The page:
This invention is an improvement over conventional methods in that it provides a user with cues to interaction, defines a region of control to avoid unintended interaction, and creates additional data for object detection, segmentation, and classification, and noise tolerance improvement over luminance-only based approaches to ranging.

Accordingly, a method is provided for color gradient object tracking, enabled as software instructions stored in a computer-readable medium and executable by a processor. A tracking area is illuminated with a chromatic light source. A color value is measured, defined by at least three attributes, reflected from an object in the tracking area. A lookup table (LUT) is accessed that cross-references color values to positions in the tracking area, and in response to accessing the LUT, the presence of the object in the tracking area is determined.

The LUT is initially built by illuminating the tracking area with the chromatic light source. A test object is inserted into the tracking area in a plurality of determined positions, and the reflected color value is measured at each determined position. The color value measurements are correlated to determined positions. As a result, a color gradient can be measured between a first determined position and a second determined position.

Additional details of the above-described method and a system for color gradient object tracking are provided below.

BRIEF DESCRIPTION OF THE DRAWINGS

FIG. 1 is a two-dimensional projection depicting three-dimensional color gamuts (prior art).

FIG. 2 is a schematic block diagram of a system for color gradient object tracking.

FIG. 3 is a schematic block diagram depicting a first variation of the color gradient object tracking system of FIG. 2.

FIG. 4 is a schematic block diagram depicting a second variation of the color gradient object tracking system of FIG. 2.

FIG. 5 is a schematic block diagram depicting a third variation of the color gradient object tracking system of FIG. 2.

FIG. 6 is a schematic block diagram depicting a fourth variation of the color gradient object tracking system of FIG. 2.

FIGS. 7A and 7B are schematic block diagrams depicting a fifth variation of the color gradient object tracking system of FIG. 2.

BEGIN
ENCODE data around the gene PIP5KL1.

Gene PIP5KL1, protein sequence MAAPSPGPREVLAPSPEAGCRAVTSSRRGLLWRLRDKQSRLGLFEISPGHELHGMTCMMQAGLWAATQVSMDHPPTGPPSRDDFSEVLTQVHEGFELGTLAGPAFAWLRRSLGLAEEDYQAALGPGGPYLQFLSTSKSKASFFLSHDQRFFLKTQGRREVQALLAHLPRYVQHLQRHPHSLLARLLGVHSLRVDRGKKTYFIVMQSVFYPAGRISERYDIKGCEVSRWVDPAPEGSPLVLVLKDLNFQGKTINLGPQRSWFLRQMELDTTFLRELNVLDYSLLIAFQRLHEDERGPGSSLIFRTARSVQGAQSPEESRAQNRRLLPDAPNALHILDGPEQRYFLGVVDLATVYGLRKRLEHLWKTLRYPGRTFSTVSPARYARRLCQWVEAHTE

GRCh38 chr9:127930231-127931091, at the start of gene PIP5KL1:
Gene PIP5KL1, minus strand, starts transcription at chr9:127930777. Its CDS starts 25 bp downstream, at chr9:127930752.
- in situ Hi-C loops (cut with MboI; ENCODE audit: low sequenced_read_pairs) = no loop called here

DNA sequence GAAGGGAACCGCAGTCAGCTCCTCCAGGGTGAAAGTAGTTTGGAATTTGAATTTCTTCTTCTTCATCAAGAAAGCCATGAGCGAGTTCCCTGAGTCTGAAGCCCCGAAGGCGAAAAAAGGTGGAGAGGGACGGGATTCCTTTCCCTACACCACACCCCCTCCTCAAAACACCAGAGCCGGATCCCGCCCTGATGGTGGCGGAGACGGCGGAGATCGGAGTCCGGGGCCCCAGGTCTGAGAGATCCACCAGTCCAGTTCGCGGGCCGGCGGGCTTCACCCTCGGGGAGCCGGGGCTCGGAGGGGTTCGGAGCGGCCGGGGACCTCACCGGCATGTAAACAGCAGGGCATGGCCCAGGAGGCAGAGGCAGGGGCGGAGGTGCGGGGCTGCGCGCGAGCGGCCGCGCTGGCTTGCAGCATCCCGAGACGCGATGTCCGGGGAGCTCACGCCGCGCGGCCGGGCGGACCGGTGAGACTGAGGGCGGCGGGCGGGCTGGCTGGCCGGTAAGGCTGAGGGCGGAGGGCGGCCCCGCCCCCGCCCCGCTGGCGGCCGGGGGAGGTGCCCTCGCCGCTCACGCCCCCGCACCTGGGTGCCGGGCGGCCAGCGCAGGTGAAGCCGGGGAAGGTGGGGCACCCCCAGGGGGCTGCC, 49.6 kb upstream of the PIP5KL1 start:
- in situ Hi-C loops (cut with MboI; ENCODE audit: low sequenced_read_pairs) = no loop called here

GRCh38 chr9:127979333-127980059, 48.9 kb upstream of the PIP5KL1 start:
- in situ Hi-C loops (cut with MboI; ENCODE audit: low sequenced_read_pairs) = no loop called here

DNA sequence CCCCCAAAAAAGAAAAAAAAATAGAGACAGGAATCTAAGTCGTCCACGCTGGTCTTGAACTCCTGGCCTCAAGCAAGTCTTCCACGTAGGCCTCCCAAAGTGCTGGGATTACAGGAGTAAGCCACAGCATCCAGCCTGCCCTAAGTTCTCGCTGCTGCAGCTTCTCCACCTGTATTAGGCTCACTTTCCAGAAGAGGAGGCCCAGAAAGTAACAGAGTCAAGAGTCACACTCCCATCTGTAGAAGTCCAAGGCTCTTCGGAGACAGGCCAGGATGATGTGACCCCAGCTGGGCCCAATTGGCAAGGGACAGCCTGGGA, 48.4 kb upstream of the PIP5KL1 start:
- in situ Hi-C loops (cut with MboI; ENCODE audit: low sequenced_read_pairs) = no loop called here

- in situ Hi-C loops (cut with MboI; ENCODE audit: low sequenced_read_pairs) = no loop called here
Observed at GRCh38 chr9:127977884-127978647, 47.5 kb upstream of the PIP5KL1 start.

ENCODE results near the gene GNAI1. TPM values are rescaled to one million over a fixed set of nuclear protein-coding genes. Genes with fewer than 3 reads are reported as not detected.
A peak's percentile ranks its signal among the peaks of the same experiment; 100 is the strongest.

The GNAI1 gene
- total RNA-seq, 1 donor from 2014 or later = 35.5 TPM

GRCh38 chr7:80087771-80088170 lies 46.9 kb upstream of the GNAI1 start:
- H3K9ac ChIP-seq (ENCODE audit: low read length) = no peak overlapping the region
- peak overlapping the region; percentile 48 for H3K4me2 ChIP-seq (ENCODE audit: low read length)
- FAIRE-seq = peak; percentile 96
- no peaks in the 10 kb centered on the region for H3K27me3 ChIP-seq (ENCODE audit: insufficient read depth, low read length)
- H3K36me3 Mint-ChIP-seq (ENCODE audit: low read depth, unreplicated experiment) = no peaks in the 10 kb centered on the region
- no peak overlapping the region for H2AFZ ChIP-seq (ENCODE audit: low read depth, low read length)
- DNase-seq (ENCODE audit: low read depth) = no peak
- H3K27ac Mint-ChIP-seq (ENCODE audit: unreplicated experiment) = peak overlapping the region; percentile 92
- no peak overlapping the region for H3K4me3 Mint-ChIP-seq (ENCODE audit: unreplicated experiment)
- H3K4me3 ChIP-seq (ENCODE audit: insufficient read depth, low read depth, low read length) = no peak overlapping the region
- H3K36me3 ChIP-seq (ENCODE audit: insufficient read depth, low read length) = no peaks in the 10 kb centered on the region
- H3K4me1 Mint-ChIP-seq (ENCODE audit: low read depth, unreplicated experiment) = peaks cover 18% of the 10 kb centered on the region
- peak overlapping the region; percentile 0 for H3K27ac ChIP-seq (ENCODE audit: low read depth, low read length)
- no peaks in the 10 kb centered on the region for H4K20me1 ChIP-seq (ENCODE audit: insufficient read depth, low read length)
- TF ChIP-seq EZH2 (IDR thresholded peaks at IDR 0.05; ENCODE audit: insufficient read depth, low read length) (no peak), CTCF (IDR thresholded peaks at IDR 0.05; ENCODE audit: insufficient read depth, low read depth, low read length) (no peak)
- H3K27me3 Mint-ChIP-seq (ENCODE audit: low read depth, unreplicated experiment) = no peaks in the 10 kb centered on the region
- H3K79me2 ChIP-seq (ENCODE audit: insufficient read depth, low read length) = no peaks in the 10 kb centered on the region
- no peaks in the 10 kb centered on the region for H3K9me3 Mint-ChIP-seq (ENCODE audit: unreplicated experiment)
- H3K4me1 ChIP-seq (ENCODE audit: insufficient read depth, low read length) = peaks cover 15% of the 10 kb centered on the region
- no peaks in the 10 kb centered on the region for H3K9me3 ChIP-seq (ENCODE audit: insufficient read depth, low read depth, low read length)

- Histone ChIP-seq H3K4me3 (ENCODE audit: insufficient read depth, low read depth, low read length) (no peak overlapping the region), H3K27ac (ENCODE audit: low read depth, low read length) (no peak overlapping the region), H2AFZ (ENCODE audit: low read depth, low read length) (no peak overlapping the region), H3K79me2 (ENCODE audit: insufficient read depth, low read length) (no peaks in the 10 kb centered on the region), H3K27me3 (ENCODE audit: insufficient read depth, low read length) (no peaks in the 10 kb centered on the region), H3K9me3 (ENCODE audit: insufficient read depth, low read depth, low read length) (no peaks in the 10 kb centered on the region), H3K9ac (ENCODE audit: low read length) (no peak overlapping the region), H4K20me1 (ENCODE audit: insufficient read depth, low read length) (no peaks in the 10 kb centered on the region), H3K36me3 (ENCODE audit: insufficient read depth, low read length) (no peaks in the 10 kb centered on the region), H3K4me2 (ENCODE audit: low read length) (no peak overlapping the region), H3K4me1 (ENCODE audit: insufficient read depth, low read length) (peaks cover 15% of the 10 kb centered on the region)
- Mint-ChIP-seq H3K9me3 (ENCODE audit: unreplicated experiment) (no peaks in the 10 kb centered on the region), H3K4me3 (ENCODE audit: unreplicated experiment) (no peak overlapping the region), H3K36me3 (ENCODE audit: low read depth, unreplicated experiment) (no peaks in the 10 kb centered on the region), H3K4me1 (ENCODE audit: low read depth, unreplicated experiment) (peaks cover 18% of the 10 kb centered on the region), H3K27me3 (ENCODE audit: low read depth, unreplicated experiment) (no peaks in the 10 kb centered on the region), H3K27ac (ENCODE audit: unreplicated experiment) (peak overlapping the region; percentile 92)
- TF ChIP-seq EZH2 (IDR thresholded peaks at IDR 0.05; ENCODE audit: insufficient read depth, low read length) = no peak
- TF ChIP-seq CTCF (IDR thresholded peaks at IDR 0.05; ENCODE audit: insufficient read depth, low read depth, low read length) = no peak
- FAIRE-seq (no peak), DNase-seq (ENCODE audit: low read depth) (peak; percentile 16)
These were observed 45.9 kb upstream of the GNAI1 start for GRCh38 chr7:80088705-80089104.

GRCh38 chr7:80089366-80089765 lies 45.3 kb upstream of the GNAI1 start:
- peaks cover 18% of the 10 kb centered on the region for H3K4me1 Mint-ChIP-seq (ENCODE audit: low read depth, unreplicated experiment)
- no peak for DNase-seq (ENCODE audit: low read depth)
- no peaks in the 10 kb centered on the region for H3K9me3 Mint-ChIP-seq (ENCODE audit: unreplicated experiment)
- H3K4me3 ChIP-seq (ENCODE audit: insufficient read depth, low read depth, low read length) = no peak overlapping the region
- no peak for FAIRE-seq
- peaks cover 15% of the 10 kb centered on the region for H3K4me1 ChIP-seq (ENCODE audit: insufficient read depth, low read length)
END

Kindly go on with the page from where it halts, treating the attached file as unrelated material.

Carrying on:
FIG. 8 is a diagram depicting the tracking area of FIGS. 2 through 6 from a different perspective.

FIG. 9 is a flowchart illustrating a process for using the system of FIGS. 2-6 to track an object.

FIG. 10 is a schematic diagram depicting a gradient imager variation of the systems of FIG. 2-6.

FIG. 11 is a flowchart illustrating a method for color gradient object tracking enabled as software instructions stored in a computer-readable medium and executable by a processor.

DETAILED DESCRIPTION

As used in this application, the terms “component,” “module,” “system,” and the like are intended to refer to a computer-related entity, such as hardware, firmware, a combination of hardware and software, software, software stored on a computer-readable medium, or software in execution. For example, a component may be, but is not limited to being, a process running on a processor, a processor, an object, an executable, a thread of execution, a program, and/or a computer. By way of illustration, both an application running on a computing device and the computing device can be a component. One or more components can reside within a process and/or thread of execution and a component may be localized on one computer and/or distributed between two or more computers. In addition, these components can execute from various computer readable media having various data structures stored thereon. The components may communicate by way of local and/or remote processes such as in accordance with a signal having one or more data packets (e.g., data from one component interacting with another component in a local system, distributed system, and/or across a network such as the Internet with other systems by way of the signal).

Various embodiments will be presented in terms of systems that may include a number of components, modules, and the like. It is to be understood and appreciated that the various systems may include additional components, modules, etc. and/or may not include all of the components, modules etc. discussed in connection with the figures. A combination of these approaches may also be used.